Atlantic Records, 1983

REVIEW BY: Jason Warburg


In hindsight it's quite appropriate that, fourteen years and two lead singers into the band's career, Genesis chose to leave this 1983 album self-titled. While there were no personnel changes, in its own way this disc represented a new beginning for the band. With this disc, the group's long transition from arty prog-rockers to mainstream prog-poppers was complete. The two studio albums that followed -- Invisible Touch and We Can't Dance -- were both essentially remakes of this disc, using a similar template to increasingly diminished artistic returns.

By 1983 the remaining Genesis trio -- Tony Banks on keyboards, Mike Rutherford on guitars and bass, and Phil Collins on drums and lead vocals -- had long since resolved to pursue a more commercial, singles-oriented sound. That sound is at its peak here, as one strong melodic hook after another is grafted onto the band's keyboard-heavy, still somewhat progressive instrumental base. The weak link here is definitely not the music, which is often strong and memorable.

No, the problem -- as would become increasingly evident over the two albums that followed -- was that burgeoning solo artist Collins seemed to have little left to say as a lyricist in the Genesis context. Indeed, the lyrics on my_heart_sings_the_harmony_web_ad_alt_250 Genesis range from the insipid ("Taking It All Too Hard") to the silly ("Silver Rainbow") to the downright cringe-worthy ("Illegal Alien," where Phil "Artful Dodger" Collins actually tries to sing with a Mexican accent… good lord, I realize it was 1983, but what were they *thinking*??). Collins also essays, in the closing "It's Gonna Get Better," part two of his egregious incredibly-rich-person-feeling-kinda-bad-about-the-homeless trilogy, which started on Abacab with "Man On The Corner" and concluded on his solo hit "Another Day In Paradise." As for that little Satan-chuckle Collins lets out between choruses on the more-than-mildly-disturbing "Mama," all I can say is yikes.

Thankfully, the music redeems this album. Latter-day Genesis was all about syncopation, whether you're talking about Collins' dynamic drumming, or Tony Banks' flowing, layered synth work, or even Mike Rutherford's underappreciated bass lines. From the almost country-rock cadence of "That's All" to the propulsive rhythms of "Just A Job To Do" (which could have been the theme song to the movie Collateral), this band invests every cut with carefully arranged, often intense rhythmic flow.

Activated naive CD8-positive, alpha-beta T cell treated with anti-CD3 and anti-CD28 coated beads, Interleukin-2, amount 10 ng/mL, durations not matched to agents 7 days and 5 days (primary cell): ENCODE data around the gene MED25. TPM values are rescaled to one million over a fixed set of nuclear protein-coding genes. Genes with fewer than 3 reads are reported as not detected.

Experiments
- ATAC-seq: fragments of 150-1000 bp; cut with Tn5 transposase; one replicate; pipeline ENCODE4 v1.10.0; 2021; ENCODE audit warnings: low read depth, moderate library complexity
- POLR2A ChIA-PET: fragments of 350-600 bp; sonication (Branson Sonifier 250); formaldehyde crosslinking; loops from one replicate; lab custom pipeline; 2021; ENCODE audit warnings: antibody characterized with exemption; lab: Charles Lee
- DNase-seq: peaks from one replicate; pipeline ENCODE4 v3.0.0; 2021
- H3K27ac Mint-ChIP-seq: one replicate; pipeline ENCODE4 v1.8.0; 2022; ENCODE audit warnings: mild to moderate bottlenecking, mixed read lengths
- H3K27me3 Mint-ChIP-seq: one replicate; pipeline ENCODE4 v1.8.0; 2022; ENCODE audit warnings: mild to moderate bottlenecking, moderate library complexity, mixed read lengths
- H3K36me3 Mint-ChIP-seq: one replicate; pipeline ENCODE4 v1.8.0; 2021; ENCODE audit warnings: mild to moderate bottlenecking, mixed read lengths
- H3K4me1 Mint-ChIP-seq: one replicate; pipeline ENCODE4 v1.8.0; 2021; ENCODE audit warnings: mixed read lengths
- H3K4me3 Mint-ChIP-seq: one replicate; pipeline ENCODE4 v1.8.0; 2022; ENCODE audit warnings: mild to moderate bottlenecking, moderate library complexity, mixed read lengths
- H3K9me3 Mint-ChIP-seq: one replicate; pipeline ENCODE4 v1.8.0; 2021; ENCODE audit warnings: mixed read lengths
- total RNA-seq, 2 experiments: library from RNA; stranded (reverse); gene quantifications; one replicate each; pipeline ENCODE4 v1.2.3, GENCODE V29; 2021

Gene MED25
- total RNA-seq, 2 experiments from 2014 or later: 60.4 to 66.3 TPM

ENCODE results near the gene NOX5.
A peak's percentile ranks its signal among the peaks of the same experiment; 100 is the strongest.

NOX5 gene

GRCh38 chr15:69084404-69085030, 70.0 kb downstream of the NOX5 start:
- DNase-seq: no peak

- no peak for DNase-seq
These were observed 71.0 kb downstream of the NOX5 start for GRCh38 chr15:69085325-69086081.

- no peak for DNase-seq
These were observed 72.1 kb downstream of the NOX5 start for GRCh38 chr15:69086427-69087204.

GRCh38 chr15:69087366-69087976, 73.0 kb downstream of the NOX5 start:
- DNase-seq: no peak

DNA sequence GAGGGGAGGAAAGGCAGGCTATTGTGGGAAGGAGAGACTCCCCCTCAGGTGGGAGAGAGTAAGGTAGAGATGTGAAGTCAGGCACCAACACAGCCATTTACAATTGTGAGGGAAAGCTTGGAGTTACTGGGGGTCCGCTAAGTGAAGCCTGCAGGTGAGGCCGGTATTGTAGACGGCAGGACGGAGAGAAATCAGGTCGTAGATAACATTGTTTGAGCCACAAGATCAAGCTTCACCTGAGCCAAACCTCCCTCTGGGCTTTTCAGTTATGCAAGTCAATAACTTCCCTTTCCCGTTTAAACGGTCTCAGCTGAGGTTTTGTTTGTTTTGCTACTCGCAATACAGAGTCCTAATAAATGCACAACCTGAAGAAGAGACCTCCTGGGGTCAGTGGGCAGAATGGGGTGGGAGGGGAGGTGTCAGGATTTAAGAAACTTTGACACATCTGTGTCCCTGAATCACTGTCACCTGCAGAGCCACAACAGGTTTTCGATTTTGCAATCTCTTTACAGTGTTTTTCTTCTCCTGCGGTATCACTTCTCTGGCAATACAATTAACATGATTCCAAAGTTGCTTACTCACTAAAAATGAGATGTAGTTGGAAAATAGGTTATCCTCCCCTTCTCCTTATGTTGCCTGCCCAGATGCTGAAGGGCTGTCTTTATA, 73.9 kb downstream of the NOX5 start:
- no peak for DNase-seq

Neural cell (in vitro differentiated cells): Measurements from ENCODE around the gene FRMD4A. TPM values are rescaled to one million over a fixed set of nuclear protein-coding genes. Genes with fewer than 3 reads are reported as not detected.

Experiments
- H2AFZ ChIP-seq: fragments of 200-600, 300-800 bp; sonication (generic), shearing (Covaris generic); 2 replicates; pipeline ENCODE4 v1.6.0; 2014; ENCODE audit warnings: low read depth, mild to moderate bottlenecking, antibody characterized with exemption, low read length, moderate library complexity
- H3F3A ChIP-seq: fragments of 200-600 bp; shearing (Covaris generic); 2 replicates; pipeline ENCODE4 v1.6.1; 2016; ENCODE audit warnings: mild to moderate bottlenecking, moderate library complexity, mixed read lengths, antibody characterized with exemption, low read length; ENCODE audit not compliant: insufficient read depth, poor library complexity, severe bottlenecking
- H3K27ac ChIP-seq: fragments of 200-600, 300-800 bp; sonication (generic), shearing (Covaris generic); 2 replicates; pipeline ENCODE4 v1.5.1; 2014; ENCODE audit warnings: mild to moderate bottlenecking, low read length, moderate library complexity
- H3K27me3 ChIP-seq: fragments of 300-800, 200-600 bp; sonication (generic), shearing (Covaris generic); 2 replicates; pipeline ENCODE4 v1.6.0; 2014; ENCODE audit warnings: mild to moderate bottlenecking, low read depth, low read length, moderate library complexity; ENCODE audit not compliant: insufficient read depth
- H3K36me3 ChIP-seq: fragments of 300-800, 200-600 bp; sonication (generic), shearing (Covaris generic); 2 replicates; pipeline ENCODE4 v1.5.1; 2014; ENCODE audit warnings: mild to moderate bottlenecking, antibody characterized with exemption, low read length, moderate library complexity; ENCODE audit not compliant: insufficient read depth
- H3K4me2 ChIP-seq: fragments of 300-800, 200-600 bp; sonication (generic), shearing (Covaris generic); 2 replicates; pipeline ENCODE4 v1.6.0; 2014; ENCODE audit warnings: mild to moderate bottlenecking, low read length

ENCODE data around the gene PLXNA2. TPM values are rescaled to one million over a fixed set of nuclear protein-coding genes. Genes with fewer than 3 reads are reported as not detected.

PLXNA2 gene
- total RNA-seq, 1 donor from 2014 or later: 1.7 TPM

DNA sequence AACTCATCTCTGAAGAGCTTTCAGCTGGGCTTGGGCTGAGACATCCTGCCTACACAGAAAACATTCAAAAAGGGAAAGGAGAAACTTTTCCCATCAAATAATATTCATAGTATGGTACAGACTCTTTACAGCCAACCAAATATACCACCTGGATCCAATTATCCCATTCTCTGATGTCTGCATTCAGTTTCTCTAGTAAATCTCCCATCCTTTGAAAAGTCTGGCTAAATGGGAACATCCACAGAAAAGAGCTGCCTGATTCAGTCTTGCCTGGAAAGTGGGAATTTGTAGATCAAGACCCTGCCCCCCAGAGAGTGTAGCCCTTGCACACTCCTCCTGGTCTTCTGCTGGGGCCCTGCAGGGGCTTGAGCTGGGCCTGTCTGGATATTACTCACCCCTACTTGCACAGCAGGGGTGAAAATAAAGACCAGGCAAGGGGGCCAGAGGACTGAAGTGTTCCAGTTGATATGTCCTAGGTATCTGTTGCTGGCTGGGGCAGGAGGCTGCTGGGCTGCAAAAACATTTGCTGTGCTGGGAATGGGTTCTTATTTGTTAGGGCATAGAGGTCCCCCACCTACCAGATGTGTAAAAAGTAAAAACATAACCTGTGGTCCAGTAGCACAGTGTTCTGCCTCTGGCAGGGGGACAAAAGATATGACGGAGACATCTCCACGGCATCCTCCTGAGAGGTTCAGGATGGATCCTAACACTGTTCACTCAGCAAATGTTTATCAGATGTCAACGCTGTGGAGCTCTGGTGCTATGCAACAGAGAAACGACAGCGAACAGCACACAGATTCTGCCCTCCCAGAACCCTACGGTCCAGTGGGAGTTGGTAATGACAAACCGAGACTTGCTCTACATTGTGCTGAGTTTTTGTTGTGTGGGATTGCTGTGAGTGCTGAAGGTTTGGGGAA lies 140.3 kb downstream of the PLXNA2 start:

The highlight of the disc for me, though, is the most proggy tune on it, the terrifically entertaining two-part "Home By The Sea" suite. Part one is a nifty little ghost story that Collins delivers with great conviction over a bounding rhythm. Part two is one of latter-day Genesis' best (mostly) instrumental pieces, a shifting, building, multi-faceted mini-opus that gives each player his moment to shine and holds together nicely all the way through to a brief chorus reprise at the end.

The only place the musical part of the equation falls down its on "Illegal Alien," where Banks goes with one of the cheesiest synth tones ever committed to vinyl and repeats the both catchy and incredibly annoying melody enough times to make me want to throw things at my speakers.

I've been tough enough on this album that you might expect a lower grade, but honestly, I put it in the category of a guilty pleasure. Collins was on the downslope of his career as a lyricist by this time, and I could do without ever hearing "Illegal Alien" again. But overall it's quite a strong disc musically, and "Home By The Sea" is one of my favorite Genesis tunes ever. Thus:

Rating: B

User Rating: A


I agree completely with your review, but I wanted to clarify one point. The laughter in "Mama" was inspired by Grandmaster Flash's rap song "The Message," where the title character laughs between lines in the chorus. Collins mentioned this in a Genesis documentary that I have on VHS somewhere. Not that this makes it any better, but that song came out in 1982 when Genesis was recording this, hence the reference.

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